If the ADL’s position on the Middle East carries over into Bumble’s hate speech policy, could that result in free speech being quashed? The odds of this happening are unknown, since Bumble–like the rest of the companies we talked to–declined to go into specifics about how its policies are defined and enforced.
So What Should Be Done?
While the EFF has concerns about the swiftness and blunt nature of the past several days’ speech-policing, Malcolm admits there’s no easy answer.
Certainly, some kind of universal tech-industry guidelines of the sort Malcolm alluded to earlier could help, but even then there’s no guarantee that such principles would be adopted by everyone. In general, he says, it might be best for companies to “leave content decisions alone” until compelled to by a court. But such a hands-off approach likely wouldn’t sit well with many users of these same services, who are anxious about the volatile political climate and don’t want to feel threatened while browsing a playlist or dating pool.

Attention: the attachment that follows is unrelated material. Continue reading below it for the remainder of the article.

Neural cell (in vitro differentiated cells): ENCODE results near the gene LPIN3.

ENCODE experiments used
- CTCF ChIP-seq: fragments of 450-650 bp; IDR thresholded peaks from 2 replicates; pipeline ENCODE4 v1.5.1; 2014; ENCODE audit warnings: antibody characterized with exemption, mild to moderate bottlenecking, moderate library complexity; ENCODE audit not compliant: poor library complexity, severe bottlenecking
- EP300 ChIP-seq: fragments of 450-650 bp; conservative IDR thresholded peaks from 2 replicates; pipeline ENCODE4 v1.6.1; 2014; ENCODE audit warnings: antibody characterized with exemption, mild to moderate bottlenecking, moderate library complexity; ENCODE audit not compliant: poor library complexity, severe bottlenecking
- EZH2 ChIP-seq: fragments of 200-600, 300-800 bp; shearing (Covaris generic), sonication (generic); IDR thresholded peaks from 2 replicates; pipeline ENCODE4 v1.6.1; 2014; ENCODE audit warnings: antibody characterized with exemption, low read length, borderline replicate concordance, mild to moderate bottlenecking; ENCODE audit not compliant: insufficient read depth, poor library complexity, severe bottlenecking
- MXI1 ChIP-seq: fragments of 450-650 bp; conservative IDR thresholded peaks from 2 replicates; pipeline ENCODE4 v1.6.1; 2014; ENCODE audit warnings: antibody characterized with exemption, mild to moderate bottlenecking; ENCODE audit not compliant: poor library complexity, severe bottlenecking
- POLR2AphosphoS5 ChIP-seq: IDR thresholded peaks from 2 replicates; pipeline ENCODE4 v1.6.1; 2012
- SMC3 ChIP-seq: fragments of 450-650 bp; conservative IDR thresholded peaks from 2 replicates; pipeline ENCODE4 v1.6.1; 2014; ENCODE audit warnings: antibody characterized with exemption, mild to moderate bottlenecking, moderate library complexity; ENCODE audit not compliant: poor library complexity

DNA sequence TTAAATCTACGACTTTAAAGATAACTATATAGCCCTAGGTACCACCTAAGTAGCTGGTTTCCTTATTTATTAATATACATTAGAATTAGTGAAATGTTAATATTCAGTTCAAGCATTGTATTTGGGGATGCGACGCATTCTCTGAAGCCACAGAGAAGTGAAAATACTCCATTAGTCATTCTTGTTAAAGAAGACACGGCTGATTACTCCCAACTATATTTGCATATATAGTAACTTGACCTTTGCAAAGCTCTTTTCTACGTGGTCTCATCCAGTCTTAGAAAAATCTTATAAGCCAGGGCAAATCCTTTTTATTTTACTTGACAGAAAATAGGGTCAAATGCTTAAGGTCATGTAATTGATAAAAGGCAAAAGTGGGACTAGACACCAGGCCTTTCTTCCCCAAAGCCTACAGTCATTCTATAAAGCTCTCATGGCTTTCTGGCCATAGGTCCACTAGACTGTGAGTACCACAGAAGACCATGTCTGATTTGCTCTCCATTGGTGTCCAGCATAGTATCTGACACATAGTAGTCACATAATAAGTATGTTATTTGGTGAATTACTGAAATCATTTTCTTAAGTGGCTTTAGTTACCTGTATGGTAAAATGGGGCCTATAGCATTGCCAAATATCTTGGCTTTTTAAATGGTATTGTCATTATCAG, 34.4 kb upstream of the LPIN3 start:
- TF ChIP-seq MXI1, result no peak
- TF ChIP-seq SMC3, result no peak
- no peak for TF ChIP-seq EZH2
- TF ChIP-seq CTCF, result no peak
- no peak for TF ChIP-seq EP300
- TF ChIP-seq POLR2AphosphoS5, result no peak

As a society, we’ve shifted some of the responsibility for defining and policing unsavory speech from courts and media organizations that are beholden to the First Amendment to technology companies. And while most people seem comfortable erring on the side of stomping out hate speech and removing avowed racists from social platforms, organizations like the EFF task themselves with asking the bigger, sometimes more discomfiting questions like, what precedent are we setting?
“Maybe it’ll have an impact on Nazis using the internet, but what other impacts is it going to have?” Malcolm says. “Rarely do we find that censoring the internet is a good solution for any kind of problem.”